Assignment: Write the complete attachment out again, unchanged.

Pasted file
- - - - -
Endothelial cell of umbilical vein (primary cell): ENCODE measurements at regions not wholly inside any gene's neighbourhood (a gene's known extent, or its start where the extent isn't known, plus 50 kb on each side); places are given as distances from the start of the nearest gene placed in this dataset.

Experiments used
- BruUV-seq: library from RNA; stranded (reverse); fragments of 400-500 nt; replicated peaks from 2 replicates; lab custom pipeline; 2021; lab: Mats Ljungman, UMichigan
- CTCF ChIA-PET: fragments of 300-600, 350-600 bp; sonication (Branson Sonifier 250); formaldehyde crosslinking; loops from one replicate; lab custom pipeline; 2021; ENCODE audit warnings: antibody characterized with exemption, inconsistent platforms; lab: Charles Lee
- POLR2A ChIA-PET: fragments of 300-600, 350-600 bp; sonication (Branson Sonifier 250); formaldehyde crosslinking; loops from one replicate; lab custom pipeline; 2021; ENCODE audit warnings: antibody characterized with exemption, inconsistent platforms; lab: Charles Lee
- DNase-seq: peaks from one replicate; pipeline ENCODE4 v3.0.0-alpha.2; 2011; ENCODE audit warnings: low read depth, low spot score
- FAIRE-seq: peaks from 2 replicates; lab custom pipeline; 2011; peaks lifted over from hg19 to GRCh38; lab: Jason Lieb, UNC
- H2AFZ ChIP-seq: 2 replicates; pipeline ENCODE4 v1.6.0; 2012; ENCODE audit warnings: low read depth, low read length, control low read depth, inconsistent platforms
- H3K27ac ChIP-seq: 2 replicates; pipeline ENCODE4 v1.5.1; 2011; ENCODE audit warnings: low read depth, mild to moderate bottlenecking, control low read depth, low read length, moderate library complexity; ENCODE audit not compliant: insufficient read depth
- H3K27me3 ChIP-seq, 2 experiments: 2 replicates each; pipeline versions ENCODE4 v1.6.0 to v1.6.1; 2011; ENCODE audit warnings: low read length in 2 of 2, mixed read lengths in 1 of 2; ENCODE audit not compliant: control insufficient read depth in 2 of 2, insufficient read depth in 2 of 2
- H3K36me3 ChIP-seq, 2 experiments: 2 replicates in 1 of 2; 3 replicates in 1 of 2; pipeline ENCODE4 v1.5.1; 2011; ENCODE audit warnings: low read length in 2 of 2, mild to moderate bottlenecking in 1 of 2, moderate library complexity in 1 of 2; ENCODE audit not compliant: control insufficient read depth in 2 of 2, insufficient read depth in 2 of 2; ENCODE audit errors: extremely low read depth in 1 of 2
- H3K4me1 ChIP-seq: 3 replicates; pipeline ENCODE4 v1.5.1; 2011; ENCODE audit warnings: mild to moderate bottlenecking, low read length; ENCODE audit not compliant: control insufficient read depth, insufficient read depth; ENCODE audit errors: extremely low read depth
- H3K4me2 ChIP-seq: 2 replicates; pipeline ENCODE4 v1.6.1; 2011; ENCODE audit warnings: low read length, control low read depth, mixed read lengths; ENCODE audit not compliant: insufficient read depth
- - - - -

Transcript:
Endothelial cell of umbilical vein (primary cell): ENCODE measurements at regions not wholly inside any gene's neighbourhood (a gene's known extent, or its start where the extent isn't known, plus 50 kb on each side); places are given as distances from the start of the nearest gene placed in this dataset.

Experiments used
- BruUV-seq: library from RNA; stranded (reverse); fragments of 400-500 nt; replicated peaks from 2 replicates; lab custom pipeline; 2021; lab: Mats Ljungman, UMichigan
- CTCF ChIA-PET: fragments of 300-600, 350-600 bp; sonication (Branson Sonifier 250); formaldehyde crosslinking; loops from one replicate; lab custom pipeline; 2021; ENCODE audit warnings: antibody characterized with exemption, inconsistent platforms; lab: Charles Lee
- POLR2A ChIA-PET: fragments of 300-600, 350-600 bp; sonication (Branson Sonifier 250); formaldehyde crosslinking; loops from one replicate; lab custom pipeline; 2021; ENCODE audit warnings: antibody characterized with exemption, inconsistent platforms; lab: Charles Lee
- DNase-seq: peaks from one replicate; pipeline ENCODE4 v3.0.0-alpha.2; 2011; ENCODE audit warnings: low read depth, low spot score
- FAIRE-seq: peaks from 2 replicates; lab custom pipeline; 2011; peaks lifted over from hg19 to GRCh38; lab: Jason Lieb, UNC
- H2AFZ ChIP-seq: 2 replicates; pipeline ENCODE4 v1.6.0; 2012; ENCODE audit warnings: low read depth, low read length, control low read depth, inconsistent platforms
- H3K27ac ChIP-seq: 2 replicates; pipeline ENCODE4 v1.5.1; 2011; ENCODE audit warnings: low read depth, mild to moderate bottlenecking, control low read depth, low read length, moderate library complexity; ENCODE audit not compliant: insufficient read depth
- H3K27me3 ChIP-seq, 2 experiments: 2 replicates each; pipeline versions ENCODE4 v1.6.0 to v1.6.1; 2011; ENCODE audit warnings: low read length in 2 of 2, mixed read lengths in 1 of 2; ENCODE audit not compliant: control insufficient read depth in 2 of 2, insufficient read depth in 2 of 2
- H3K36me3 ChIP-seq, 2 experiments: 2 replicates in 1 of 2; 3 replicates in 1 of 2; pipeline ENCODE4 v1.5.1; 2011; ENCODE audit warnings: low read length in 2 of 2, mild to moderate bottlenecking in 1 of 2, moderate library complexity in 1 of 2; ENCODE audit not compliant: control insufficient read depth in 2 of 2, insufficient read depth in 2 of 2; ENCODE audit errors: extremely low read depth in 1 of 2
- H3K4me1 ChIP-seq: 3 replicates; pipeline ENCODE4 v1.5.1; 2011; ENCODE audit warnings: mild to moderate bottlenecking, low read length; ENCODE audit not compliant: control insufficient read depth, insufficient read depth; ENCODE audit errors: extremely low read depth
- H3K4me2 ChIP-seq: 2 replicates; pipeline ENCODE4 v1.6.1; 2011; ENCODE audit warnings: low read length, control low read depth, mixed read lengths; ENCODE audit not compliant: insufficient read depth